A&E » Music

Showdown with The Sadies

Band calls on talents of family and friends to create genre-defying music



Who: The Sadies

When: Thursday, March 12, 9:30 p.m.

Where: GLC

Cost: $20 at the door

It's hard to put The Sadies in a box, really, but their sound definitely isn't pure country. Over their 10-year musical career, the group has managed to successfully blend '60s country rock with psychedelia, C&W, surf, and some punk, just for good measure.


In case you aren't familiar with the Toronto-based group, members are Dallas Good on guitar, keyboards, and vocals; his brother, Travis, on guitar, vocals, and fiddle; Mike Belitsky on drums and Sean Dean on upright bass.


The group released New Seasons , their first studio album in over three years, back in October 2007, featuring The Good Brothers, their father and uncles' country group, and their mother, introducing an old school country element and unique instrumentation of autoharp, banjo and guitar that only their family could offer.


"We're very fortunate, for sure, to be able to work on a level like that with our family, but that aside, it's not completely nepotistic," Dallas said.


Featuring 13 brand-new tracks, New Seasons also signals a refreshed artistic approach for The Sadies.


"The key to making this many records and staying together is being very much open to other people's ideas; whether they're good or bad, they're always worth trying," Dallas said. "Lately, trial and error has been the best for us to try to hash out songs, and that way everyone gets input."


In the past, when they were creatively "shyer," the group members might have transformed someone else's original idea into something entirely different than envisioned, so the final product really belonged to no one.


In the three years between their last two studio albums, the group members definitely weren't taking it easy.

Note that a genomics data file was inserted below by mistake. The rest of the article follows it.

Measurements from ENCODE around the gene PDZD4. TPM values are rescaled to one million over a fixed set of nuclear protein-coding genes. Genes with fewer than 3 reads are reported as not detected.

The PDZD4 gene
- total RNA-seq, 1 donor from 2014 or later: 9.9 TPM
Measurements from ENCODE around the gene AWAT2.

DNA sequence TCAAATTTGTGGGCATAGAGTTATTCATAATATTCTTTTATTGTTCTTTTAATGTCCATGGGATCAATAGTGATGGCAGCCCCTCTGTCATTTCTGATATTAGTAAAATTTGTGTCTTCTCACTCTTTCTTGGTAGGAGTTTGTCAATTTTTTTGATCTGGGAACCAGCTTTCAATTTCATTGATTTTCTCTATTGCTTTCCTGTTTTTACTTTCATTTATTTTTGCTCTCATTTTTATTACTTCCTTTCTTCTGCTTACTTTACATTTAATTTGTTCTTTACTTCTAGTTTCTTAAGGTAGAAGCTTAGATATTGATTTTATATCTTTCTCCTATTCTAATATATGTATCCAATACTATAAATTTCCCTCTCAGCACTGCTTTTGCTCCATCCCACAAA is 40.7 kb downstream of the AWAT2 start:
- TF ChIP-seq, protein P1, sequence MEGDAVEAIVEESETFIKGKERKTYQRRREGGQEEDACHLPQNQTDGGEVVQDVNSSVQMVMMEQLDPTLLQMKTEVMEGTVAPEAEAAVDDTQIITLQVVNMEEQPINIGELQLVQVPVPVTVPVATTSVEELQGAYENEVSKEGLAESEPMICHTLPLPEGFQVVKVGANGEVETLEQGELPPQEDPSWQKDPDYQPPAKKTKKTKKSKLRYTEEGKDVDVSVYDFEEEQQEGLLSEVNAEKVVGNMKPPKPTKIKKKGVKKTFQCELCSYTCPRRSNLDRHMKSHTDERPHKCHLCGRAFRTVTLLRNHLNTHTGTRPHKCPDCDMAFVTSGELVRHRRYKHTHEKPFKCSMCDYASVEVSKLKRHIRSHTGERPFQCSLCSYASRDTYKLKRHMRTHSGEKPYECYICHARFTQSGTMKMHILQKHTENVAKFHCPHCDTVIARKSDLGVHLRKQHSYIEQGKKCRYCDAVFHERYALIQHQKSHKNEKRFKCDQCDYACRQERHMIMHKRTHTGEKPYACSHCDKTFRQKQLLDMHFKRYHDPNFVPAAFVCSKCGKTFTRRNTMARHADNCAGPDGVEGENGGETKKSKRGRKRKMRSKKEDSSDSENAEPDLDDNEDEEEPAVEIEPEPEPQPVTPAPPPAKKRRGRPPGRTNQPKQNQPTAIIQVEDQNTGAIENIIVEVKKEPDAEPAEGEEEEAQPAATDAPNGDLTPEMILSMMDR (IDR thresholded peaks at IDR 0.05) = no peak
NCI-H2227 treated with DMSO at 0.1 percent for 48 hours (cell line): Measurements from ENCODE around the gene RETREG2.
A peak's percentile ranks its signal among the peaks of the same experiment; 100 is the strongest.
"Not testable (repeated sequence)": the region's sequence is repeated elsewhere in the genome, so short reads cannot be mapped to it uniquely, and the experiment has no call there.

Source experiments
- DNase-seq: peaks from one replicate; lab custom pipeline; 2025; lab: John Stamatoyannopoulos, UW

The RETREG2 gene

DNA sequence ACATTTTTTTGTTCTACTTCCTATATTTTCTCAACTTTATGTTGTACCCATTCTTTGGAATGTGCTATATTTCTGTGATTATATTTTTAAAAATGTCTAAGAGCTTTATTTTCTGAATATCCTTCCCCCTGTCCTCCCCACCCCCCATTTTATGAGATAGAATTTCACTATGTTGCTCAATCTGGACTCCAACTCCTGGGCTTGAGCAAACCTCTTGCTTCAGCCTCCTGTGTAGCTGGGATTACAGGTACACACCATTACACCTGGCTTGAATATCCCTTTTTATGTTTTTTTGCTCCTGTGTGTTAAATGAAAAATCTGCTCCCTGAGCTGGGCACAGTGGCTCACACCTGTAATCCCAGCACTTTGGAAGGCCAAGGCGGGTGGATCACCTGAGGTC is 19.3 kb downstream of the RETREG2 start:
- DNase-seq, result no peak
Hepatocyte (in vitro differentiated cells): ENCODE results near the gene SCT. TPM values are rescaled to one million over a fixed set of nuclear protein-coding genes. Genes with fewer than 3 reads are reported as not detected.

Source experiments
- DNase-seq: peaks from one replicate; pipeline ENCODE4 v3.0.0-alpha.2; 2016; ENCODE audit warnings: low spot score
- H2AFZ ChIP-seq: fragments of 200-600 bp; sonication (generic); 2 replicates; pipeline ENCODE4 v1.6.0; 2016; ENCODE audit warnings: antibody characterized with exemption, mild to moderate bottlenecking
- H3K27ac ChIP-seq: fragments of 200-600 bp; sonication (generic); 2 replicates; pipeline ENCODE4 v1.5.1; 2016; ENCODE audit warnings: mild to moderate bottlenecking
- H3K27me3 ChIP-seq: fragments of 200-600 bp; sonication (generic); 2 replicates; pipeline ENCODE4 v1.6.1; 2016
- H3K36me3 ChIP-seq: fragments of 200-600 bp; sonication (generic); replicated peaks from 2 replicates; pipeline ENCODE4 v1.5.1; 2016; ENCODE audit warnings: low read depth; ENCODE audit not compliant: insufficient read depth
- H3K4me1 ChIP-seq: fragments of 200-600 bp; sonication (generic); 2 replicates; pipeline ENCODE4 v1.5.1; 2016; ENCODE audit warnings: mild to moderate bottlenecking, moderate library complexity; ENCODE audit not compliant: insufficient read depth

"Since Favourite Colours we've made many, many records, in fact even since New Seasons we've been very, very active."


They've been busy working on collaborative projects, like In Concert , a live double-disc that features a range of artists, like Blue Rodeo and Neko Case, and are now set to release a new country western collaboration project, entitled Country Club , with John Doe in April.


They've also maintained a pretty heavy touring schedule, on the road about 170 days and playing at least 100 shows per year.


In fact, before starting New Seasons , the group had just wrapped up work on over 60 songs for a soundtrack submission and were effectively burnt out on the instrumental front. So the New Seasons project featured fewer instrumentals and more harmonies between the Good brothers, signaling an intentional shift for the group.


A new voice in production, Gary Louris, helped push the group forward, getting them excited about the changes and settling anxious nerves and arguments.


"That gave us the chance to really hash out those ideas in a way that we haven't in the past," Dallas said. "We've always prided ourselves on the strength of our instrumentals, more so than anything else."


The group has been to Whistler many times before, and are set to come back to town this Thursday as part of a tour to promote New Seasons .


"We're just happy to be back in Whistler. It's the first time we'll be playing during the actual snow season," he noted with a laugh.


In their upcoming performances, the musicians will perform a blend of new and old material in a longer set, playing at least 2/3 of the material from New Seasons .